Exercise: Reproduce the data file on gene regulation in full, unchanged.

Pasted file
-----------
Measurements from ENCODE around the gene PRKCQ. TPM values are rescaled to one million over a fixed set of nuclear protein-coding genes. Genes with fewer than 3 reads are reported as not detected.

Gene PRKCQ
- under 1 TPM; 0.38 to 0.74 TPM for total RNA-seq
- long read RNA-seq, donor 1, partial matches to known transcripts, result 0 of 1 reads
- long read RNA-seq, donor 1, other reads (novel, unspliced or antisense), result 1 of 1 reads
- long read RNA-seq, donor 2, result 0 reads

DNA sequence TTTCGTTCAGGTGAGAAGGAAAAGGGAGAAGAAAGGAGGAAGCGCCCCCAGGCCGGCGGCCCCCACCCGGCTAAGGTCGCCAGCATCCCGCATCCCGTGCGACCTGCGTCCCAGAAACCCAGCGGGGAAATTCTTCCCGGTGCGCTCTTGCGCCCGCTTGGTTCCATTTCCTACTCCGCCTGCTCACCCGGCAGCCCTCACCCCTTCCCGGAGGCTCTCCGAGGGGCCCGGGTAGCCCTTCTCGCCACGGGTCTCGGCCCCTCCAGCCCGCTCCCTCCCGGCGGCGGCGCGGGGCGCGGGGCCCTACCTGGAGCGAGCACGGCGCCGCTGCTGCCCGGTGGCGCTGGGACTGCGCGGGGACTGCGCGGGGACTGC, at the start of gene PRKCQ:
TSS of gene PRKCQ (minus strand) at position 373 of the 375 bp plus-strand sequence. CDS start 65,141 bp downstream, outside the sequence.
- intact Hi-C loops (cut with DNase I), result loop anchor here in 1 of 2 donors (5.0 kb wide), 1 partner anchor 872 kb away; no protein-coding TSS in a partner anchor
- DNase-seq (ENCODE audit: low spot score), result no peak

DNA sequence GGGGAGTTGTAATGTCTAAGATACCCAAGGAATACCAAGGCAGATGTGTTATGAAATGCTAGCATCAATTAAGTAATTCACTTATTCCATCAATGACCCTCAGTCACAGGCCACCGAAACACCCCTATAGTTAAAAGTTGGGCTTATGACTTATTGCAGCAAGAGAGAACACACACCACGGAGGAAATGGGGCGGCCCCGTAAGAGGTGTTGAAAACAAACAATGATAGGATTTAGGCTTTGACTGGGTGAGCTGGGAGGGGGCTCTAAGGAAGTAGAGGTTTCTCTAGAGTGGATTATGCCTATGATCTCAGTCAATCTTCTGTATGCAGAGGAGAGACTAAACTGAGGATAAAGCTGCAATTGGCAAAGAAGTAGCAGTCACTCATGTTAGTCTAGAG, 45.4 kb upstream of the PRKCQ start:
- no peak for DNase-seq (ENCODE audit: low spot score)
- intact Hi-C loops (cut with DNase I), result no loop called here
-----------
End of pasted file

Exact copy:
Measurements from ENCODE around the gene PRKCQ. TPM values are rescaled to one million over a fixed set of nuclear protein-coding genes. Genes with fewer than 3 reads are reported as not detected.

Gene PRKCQ
- under 1 TPM; 0.38 to 0.74 TPM for total RNA-seq
- long read RNA-seq, donor 1, partial matches to known transcripts, result 0 of 1 reads
- long read RNA-seq, donor 1, other reads (novel, unspliced or antisense), result 1 of 1 reads
- long read RNA-seq, donor 2, result 0 reads

DNA sequence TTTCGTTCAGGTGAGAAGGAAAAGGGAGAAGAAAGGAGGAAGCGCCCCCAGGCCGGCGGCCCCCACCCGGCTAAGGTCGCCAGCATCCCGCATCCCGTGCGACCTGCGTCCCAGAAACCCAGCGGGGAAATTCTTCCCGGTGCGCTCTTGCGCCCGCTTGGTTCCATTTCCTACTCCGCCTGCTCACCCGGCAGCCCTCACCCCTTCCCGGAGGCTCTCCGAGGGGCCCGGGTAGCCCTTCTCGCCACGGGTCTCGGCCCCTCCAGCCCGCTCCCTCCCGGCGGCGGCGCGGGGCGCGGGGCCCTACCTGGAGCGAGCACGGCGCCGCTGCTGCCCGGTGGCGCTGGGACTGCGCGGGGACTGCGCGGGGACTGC, at the start of gene PRKCQ:
TSS of gene PRKCQ (minus strand) at position 373 of the 375 bp plus-strand sequence. CDS start 65,141 bp downstream, outside the sequence.
- intact Hi-C loops (cut with DNase I), result loop anchor here in 1 of 2 donors (5.0 kb wide), 1 partner anchor 872 kb away; no protein-coding TSS in a partner anchor
- DNase-seq (ENCODE audit: low spot score), result no peak

DNA sequence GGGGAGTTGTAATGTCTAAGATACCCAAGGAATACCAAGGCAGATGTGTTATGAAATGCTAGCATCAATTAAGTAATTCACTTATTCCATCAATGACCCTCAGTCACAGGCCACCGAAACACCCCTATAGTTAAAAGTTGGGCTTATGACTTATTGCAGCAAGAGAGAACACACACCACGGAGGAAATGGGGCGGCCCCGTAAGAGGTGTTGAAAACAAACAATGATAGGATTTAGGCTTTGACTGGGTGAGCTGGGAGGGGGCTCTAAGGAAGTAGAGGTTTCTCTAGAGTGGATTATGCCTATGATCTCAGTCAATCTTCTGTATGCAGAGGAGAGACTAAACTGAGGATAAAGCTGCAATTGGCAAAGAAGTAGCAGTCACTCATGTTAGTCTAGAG, 45.4 kb upstream of the PRKCQ start:
- no peak for DNase-seq (ENCODE audit: low spot score)
- intact Hi-C loops (cut with DNase I), result no loop called here